If you have the financial discipline to sock away the difference you will be fine though. If you get used to a lifestyle higher than your salary can support that could be a bad thing.
Posted by: NoeValleyJim at November 15, 2012 7:00 PM
I am not sure if posters can actually influence a market that much. I think they can sometimes delay or speed a phenomenon by spreading information surrounding tangible facts, participating into the general gloom or giddiness. But some of it has its source in reality.
A market sentiment is the sum of all the perceptions taken together. Some are extreme, others more measured, while a few contradict reality. On average though this market sentiment does gives a good idea of the what happens with the market itself, when taken as a whole.
But when the average market sentiment resembles one extreme, it's time to take a solid step back.
In the late 1920s, having your shoeshiner giving you stock tips was a clear sign the bubble was close to the top.
In 2010 it was my friends who were totally previously uninterested with RE telling you what they had read on Patrick.net. This told me that this crash had probably run its course.
That and the longer and longer posts from Tipster... A clear sign the bear case was harder to defend by the day.
Posted by: lol at November 15, 2012 9:05 PM
I strongly discount any commentor that has a name that is unfamiliar to the board. At least tipster has maintained his persona and his m.o. Those who dance on graves....... The market is better than anyone predicts. Including myself and anyone who bought in the last 2 years. Denis is correct, where you going to move. The "middle class" is being redefined.
Posted by: Eddy at November 15, 2012 9:48 PM
My sample set is small, but friends (couples and small families) who have bid or are looking to buy have been very heavily influenced by the rate of rent increases over the last two years. They all either need to move or have a strong desire to move and are worried about rent increases continuing at anywhere near the pace of the last couple of years. In this light, for those who can get mortgages, it's easier to justify buying in this market. In general, this is in the 1 million to maybe the high 1's kind of price range.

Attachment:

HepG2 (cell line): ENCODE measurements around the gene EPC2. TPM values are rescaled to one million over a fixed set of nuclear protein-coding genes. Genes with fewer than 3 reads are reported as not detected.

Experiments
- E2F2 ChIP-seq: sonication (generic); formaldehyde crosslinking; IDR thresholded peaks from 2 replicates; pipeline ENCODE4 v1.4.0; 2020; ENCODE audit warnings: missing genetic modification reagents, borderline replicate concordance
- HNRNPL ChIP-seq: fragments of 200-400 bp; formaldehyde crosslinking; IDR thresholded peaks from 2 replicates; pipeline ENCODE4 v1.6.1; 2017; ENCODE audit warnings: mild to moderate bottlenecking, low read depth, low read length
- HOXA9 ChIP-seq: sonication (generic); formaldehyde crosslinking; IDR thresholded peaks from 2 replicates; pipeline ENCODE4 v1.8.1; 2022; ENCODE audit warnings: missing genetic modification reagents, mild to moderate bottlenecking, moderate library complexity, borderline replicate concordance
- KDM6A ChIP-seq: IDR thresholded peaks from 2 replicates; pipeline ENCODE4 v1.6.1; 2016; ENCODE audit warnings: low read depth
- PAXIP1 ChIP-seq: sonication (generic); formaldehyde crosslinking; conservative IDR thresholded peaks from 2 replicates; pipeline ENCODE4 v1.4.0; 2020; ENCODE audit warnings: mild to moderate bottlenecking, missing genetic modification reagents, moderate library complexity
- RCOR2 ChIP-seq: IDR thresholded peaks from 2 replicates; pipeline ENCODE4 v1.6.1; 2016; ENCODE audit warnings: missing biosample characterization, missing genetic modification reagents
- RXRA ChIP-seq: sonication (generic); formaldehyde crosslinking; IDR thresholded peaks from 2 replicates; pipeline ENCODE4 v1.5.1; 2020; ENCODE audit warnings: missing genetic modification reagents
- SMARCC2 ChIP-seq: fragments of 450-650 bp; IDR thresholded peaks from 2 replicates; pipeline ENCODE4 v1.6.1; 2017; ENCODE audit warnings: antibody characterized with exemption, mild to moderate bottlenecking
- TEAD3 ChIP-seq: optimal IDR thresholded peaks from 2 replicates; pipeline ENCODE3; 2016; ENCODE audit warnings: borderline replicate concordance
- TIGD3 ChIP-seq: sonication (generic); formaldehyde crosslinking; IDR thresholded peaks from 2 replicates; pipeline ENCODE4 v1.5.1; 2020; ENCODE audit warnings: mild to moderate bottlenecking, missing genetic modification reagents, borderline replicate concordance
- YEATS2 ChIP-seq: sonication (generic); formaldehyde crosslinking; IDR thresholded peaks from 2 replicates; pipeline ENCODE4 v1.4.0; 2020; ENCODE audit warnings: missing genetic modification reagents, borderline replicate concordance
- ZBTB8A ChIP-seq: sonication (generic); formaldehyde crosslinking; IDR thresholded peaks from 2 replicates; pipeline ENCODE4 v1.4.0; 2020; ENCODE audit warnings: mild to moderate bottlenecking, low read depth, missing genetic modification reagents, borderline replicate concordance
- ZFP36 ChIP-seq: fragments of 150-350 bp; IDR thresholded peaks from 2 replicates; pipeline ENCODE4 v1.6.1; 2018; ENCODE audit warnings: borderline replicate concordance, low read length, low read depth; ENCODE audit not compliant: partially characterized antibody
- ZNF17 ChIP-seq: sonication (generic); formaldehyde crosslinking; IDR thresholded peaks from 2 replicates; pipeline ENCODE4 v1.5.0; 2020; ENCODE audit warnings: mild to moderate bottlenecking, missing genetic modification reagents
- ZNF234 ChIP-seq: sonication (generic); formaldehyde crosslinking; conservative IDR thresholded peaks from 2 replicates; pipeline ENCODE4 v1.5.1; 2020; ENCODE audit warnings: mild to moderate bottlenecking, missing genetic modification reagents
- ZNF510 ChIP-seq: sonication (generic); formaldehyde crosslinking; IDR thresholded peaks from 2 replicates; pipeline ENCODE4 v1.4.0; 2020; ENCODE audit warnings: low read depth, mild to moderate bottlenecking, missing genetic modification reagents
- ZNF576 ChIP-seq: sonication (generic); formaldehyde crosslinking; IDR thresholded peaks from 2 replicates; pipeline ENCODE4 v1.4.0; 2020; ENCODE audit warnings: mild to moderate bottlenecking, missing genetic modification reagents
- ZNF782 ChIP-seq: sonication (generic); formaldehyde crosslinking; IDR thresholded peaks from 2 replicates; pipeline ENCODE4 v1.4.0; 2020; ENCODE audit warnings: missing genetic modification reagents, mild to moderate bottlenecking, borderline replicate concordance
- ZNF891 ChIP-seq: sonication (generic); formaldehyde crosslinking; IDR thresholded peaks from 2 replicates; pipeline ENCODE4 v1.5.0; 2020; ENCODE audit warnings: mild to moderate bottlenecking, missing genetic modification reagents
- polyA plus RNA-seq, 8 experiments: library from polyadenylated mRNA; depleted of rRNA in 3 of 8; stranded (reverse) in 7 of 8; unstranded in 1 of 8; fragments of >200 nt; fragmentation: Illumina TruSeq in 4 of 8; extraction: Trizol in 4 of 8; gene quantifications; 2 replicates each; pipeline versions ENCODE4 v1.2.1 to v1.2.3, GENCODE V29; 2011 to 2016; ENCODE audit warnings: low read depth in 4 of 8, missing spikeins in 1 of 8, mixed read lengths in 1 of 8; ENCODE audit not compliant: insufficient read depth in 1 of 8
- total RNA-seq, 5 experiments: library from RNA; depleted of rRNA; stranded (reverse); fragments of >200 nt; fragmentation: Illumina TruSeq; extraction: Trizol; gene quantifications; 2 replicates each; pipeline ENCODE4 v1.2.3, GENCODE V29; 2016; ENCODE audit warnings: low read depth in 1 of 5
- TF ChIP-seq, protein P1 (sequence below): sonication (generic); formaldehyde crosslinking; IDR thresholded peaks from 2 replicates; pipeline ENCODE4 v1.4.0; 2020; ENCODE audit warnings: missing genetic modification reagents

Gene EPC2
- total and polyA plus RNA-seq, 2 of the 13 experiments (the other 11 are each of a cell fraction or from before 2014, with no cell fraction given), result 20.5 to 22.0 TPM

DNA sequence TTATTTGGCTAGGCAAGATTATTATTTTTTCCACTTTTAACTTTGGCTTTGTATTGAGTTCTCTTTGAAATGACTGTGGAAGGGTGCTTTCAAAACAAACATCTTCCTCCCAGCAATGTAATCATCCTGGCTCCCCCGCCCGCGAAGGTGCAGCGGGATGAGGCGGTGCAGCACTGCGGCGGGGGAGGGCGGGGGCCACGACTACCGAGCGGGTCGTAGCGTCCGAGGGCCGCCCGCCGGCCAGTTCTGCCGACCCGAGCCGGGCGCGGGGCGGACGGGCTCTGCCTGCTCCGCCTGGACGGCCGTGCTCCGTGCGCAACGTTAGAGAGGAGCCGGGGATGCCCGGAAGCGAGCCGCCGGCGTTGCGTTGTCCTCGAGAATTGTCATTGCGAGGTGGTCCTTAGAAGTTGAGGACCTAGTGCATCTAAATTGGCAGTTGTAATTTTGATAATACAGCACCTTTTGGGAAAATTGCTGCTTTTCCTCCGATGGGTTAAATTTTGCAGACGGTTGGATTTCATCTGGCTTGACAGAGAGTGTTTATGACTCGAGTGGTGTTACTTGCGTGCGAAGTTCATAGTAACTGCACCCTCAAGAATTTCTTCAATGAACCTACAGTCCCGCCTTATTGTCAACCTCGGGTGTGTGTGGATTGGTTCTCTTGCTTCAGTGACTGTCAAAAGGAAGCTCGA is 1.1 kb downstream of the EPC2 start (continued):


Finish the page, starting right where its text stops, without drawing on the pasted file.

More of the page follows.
I was at the gym yesterday and overheard three people talking about how they all disliked and have outgrown the places they currently rent, but can't afford to move because of rent control/rent increases. I would guess that probably the largest % of SF renters ever feels this way. When I moved here, I heard stories of people saying they they had a great deal in rent from ten+ years ago and could never move. Now, people can't afford to move who signed a lease two years ago or less. It is just locking up more and more of the rental supply and makes the problem recursive.
-what % of renters in SF could not afford to rent their apartments at current market rates.
-what % of owners could not afford to buy their places at current market rates.
I'm guessing these %'s are very very high and that is not healthy. But I don't really see what would break the cycle. And even though it leaves people frustrated, it's just a great place to live so . . . .deal with it or leave. Most people don't want to leave . . .
Posted by: nanon at November 16, 2012 8:01 AM
By the way, tipster is very discreet these days. Could it be a sign of market reversal?
Very true. A few years will put you into the camp of the entitled who will fight against change. Rent control and Prop 13 seem to have an extension on their leases...
Something I would never expect to happen to me: my 2010 purchase puts me now in the pool of homeowners who do benefit from proposition 13. After all the tirades I did on the injustice of this obsolete piece of self-serving legislation, I have the choice of either embracing prop 13 for my own interest, or be rational and still denounce it as generational theft. This market creates hypocrites every minute...
Posted by: lol at November 16, 2012 8:48 AM
"I have the choice of either embracing prop 13 for my own interest, or be rational and still denounce it as generational theft. "
And there's the rub.. as a homeowner and landlord with several garage spaces, I love rent control and Prop 13 and NIMBY's and all the limits put on parking etc.. but I also hate them and think they make this city significantly more expensive than it need be. But then, it does help me.. So confusing.
Posted by: R at November 16, 2012 9:29 AM
The choice of being a hypocrite is a privilege, I think.
Posted by: jack at November 16, 2012 11:30 AM
Q-the problem with being stuck (or lucky) to be in a rent control place is that your prorities change as you get older a place that works for a single or childless couple may not work for a family when schools ,parks and the area child peer group are start to come into play.
i recently read about mom ,dad and junior unable to afford to move out of a rent controlled one bedroom and getting more and more cramped
Posted by: meep at November 16, 2012 11:42 AM
25th comment, tipster mentioned a few times, no tipster. yup, something's change.
and, mix HAS to be in this #. There are some places that are up 25%, but overall we're up about 10%.
Posted by: hangemhi at November 16, 2012 4:07 PM
Not all neighborhoods are behaving equally. For instance Zillow has NV and the Castro going up ~20% in a year and close to 30% since the 2009-2010 bottom (for Zillow, the last #s are the highest recorded median in absolute $ for these 2 nabes). Bernal: 15% and 25%. The Inner Sunset is up "only" 12% from last year and the trough.
About tipster being AWOL, it's really a pity, because we need him more in the crazy run-ups than in the obvious collapses. It's not grave dancers that keep us grounded, it's people cooling off the craze.
Posted by: lol at November 17, 2012 7:29 AM